ZANU PF MPs once again walked out of the National Asembly dealing a body blow to a motion by Kuwadzana East MP Nelson Chamisa (MDC-T) to force Parliament to investigate rising cases of police brutality.
Source: Zanu PF MPs walk out on police brutality motion, again – NewsDay Zimbabwe August 26, 2016
BY RICHARD CHIDZA
Chamisa on Tuesday sought leave of the House to move the motion for a third time after the ruling party’s legislators refused to have it discussed by walking out on two previous occasions.
With all MDC-T lawmakers rising from their seats to support the adjournment of Parliament “on a definite matter of urgent public importance” in terms of Standing Order 59, Speaker Jacob Mudenda agreed to have the motion tabled.
“The motion contemplated by Honourable Chamisa is in terms of order number 59. This motion has suffered stillbirth twice and the Hon member, I do not know how he consulted.
“However, I want to take him on his word that there are still people who would like to debate that motion – I will give it a last chance. If it fails again, it shall not be entertained in future because we do not want to do that which we know may not succeed. I have advised Honourable Chamisa to try other aspects or strategies that may achieve the same,” Mudenda said.
But late on Tuesday the motion could not be debated after the National Assembly members available could not constitute a quorum.
Chamisa wants Parliament to investigate police “brutality on citizens engaging in peaceful and constitutional demonstrations” and had indicated that MPs were ready to debate the motion.
The MDC-T vice-president said he had noted the “disturbing images and video footage of men and women in police uniform beating up innocent civilians; aware that the Police Charter rests on the settled principle of pro lege, pro patria, pro populi (for the law, for the country, for the people)”.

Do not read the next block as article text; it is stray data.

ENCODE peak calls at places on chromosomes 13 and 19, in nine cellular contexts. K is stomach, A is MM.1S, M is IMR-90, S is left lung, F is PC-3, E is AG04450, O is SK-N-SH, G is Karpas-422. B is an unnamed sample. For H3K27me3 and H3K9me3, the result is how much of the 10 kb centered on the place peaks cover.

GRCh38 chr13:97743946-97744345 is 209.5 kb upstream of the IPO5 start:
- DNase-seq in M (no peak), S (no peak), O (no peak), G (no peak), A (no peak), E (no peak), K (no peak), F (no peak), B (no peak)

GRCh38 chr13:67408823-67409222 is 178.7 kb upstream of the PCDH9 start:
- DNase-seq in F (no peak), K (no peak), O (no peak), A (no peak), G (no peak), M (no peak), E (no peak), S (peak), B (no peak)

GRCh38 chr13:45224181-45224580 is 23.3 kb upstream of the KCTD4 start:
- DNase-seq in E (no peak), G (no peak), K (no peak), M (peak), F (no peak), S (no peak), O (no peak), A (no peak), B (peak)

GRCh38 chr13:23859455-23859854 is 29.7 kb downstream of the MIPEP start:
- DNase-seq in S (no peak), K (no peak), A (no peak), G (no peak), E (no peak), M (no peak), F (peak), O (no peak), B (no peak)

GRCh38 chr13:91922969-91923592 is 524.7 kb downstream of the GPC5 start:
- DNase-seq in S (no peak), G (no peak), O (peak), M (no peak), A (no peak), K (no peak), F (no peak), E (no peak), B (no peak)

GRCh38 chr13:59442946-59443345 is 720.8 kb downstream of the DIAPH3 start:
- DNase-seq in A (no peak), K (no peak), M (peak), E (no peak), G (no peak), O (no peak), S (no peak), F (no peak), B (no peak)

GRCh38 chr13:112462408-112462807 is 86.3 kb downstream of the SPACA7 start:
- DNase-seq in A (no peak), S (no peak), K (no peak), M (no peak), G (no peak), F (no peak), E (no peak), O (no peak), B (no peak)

Chamisa said he was worried about the behaviour of certain police officers, was concerned with “human rights abuses and rule by law instead of rule of law, as instigated by certain of the police officers or persons masquerading as police”, and perturbed by the minister responsible for the police, Ignatius Chombo, or Police Commissioner-General Augustine Chihuri’s silence on the matter.
The Kuwadzana East MP also acknowledged the fact that President Robert Mugabe had “publicly condemned the public who were exercising their rights without correspondingly condemning the police for their abuse of citizen rights and that of the Constitution”, and demanded that Parliament sets up a commission of inquiry into the abuses.
Chamisa then demanded that Chombo investigates the cases of police brutality against citizens and present a report to Parliament.
Chombo, according to Chamisa, must also be forced to issue a public apology and “immediately implement training of police on human rights as part of their curriculum in terms of the Constitution”.
The legislator also wants the enactment of legislation that allows for the “setting-up of an independent complaints mechanism for members of the public as contemplated by the Constitution”.
Chamisa was not available to comment on the course of action he would take going forward.